Testing Swine Flu Vaccinations Have Begun

Jenny Decker RN's picture
Swine Flu

In a race against time, tests for swine flu vaccinations are now beginning. Several volunteers at the University of Maryland and the Children’s Hospital Medical Center in Cinncinnati received the shot today. After 8 days, blood samples will be checked to see what a single dose does and then two weeks later, scientists will know what a single dose at the two strengths can do.

November is what the rush is all about. Children are going back to school and winter is coming where everyone heads inside. That is where all the viruses like to hang out. It makes it easy for them to jump from person to person. The jump is not that far, especially if they are propelled across the room by someone coughing or sneezing. Swine flu vaccinations are the best way to be protected from the swine flu. Do not forget the seasonal flu shots, too.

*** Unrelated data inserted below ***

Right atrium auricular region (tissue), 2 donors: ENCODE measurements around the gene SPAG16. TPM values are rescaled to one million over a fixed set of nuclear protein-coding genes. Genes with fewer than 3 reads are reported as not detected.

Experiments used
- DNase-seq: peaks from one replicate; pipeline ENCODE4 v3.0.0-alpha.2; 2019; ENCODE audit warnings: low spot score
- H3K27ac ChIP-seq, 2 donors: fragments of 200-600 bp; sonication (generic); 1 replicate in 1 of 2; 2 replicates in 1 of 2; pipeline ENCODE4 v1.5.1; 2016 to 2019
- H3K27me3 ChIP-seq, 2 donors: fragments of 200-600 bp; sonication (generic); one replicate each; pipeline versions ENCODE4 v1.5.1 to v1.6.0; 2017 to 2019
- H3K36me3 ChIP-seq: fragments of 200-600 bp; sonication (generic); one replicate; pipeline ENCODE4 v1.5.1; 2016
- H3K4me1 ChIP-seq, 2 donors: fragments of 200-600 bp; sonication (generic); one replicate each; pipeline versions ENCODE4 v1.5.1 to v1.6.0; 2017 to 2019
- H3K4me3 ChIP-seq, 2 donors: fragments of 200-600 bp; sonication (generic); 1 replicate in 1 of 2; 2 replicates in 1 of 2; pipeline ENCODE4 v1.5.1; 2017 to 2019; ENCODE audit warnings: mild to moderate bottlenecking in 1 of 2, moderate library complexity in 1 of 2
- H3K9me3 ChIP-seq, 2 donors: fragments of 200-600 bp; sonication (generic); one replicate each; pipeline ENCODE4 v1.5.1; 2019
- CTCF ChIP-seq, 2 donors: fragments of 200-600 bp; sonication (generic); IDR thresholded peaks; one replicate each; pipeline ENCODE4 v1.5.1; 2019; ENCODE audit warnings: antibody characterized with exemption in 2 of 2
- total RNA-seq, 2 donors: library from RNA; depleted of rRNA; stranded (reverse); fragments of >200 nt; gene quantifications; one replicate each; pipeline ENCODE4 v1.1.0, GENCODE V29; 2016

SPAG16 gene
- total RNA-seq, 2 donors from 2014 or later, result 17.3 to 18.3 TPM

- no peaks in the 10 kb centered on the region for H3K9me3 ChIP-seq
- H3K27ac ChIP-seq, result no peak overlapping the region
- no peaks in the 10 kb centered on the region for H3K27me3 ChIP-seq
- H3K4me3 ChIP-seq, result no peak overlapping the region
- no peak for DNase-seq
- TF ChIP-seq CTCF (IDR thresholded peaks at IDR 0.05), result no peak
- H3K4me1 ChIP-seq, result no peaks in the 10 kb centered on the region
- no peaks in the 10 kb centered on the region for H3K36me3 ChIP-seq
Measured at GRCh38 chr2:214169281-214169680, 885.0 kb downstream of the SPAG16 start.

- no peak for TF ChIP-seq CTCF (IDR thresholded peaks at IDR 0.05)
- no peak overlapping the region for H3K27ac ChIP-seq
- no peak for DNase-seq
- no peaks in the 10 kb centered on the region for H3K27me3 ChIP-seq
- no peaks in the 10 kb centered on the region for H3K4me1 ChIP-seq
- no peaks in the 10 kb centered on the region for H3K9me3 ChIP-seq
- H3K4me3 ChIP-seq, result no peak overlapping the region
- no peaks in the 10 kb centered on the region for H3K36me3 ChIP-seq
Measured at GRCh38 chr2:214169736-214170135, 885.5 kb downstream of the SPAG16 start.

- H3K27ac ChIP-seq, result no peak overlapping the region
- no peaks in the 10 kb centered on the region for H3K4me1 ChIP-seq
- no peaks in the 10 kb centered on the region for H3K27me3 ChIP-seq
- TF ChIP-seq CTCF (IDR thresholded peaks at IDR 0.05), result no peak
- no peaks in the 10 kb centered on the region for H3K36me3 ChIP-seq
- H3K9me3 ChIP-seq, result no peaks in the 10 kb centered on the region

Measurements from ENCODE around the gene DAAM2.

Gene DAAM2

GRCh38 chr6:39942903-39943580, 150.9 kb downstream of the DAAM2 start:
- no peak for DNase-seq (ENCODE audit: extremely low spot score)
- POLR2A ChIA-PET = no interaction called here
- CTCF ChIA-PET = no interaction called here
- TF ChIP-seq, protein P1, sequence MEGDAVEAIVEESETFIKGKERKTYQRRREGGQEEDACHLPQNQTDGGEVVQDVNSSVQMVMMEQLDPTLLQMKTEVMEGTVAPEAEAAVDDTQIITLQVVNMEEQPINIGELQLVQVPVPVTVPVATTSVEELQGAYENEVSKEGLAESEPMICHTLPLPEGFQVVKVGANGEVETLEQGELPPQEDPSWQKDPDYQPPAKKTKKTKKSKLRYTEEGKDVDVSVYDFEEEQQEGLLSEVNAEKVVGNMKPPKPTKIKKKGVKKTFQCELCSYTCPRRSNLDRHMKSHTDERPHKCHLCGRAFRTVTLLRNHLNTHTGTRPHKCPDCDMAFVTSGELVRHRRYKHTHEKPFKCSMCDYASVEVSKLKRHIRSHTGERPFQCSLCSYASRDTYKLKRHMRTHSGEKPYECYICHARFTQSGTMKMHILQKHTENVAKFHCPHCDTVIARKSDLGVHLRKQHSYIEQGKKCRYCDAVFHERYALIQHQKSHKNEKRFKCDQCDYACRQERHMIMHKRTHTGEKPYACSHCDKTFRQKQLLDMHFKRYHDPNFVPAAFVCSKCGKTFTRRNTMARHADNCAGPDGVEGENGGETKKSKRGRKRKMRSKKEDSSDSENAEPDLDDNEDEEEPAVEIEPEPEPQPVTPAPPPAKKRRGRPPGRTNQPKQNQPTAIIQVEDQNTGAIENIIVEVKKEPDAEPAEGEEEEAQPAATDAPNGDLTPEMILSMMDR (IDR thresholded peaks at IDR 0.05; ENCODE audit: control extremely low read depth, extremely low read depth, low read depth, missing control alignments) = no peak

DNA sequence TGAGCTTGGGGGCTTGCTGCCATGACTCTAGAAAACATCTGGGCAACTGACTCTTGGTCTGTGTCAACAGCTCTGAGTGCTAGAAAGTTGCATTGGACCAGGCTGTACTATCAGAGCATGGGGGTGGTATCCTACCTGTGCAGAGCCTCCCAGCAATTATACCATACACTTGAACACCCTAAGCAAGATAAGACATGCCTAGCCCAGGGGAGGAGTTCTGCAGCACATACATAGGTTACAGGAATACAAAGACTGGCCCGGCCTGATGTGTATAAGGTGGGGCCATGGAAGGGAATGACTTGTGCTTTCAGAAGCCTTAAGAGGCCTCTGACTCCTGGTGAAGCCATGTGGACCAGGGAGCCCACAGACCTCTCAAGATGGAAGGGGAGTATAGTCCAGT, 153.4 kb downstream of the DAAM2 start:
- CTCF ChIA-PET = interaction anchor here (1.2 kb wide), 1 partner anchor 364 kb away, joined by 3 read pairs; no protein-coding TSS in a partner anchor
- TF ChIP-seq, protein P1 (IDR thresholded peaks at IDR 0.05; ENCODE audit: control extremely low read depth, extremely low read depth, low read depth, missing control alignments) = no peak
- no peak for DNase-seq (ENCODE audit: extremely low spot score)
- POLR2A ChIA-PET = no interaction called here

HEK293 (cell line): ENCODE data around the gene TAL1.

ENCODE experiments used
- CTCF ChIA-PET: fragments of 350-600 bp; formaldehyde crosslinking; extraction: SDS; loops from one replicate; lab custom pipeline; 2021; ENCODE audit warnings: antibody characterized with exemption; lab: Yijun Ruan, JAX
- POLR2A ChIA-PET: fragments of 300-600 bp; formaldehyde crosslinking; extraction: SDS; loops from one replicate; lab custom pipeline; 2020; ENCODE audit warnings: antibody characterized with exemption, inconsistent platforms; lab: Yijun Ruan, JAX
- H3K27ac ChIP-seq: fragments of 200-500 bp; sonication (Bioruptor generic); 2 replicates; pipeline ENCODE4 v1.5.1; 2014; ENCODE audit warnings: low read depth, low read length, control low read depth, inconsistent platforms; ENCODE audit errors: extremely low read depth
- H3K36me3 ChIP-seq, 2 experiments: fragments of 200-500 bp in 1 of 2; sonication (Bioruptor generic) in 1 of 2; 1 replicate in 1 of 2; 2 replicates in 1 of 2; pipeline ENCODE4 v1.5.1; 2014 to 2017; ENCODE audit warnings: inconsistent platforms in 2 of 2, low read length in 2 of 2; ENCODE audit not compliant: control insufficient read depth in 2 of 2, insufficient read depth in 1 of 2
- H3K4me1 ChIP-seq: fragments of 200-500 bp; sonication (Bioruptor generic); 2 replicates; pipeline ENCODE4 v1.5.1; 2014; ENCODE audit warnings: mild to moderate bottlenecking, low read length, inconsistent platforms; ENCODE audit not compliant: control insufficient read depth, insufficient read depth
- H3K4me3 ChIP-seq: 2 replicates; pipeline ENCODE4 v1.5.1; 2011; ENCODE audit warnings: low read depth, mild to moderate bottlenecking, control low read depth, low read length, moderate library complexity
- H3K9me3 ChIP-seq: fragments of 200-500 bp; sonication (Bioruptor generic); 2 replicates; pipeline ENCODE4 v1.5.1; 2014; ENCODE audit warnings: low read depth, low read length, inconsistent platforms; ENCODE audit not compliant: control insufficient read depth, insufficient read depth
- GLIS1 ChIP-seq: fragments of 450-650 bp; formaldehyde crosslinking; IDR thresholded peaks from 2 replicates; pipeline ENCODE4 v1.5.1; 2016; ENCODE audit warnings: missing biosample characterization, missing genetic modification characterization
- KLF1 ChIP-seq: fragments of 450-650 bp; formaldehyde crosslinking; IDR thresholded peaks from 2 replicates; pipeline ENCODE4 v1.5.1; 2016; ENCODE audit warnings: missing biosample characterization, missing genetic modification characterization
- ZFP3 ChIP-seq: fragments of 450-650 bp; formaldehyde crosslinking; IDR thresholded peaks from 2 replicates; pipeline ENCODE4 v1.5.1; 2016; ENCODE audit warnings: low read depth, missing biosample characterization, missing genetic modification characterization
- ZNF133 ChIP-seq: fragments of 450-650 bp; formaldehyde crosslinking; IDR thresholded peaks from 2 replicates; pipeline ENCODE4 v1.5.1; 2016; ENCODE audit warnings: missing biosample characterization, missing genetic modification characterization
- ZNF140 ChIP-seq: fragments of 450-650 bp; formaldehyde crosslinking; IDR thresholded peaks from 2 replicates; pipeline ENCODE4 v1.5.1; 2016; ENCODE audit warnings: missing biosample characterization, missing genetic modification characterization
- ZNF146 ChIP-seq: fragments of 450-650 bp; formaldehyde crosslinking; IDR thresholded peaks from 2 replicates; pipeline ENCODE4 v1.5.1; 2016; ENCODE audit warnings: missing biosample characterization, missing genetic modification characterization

Signs and symptoms of the swine flu are a high fever, coughing, fatigue, and body aches. Handwashing until the vaccination is ready is the best defense at this point. It is expected that swine flu shots will be ready for distribution about the middle of October.

The swine flu vaccination will be much like the seasonal flu vaccination. Testing for safety and effectiveness is what scientists are doing now in this phase of research, in hopes of getting these out to the public in time. The H1N1 vaccination has the same preparation and basic formula as the seasonal flu shot and one might feel some slight symptoms like the flu.

The H1N1 vaccination is a killed virus. This means that the body will build antibodies to the specific virus without having a live virus in the body. Then when the person is attacked by the real virus, the defense mechanisms are stored up and ready to fight. Flu vaccinations are expected to be in three shots this year, one for the seasonal flu, two for the swine flu.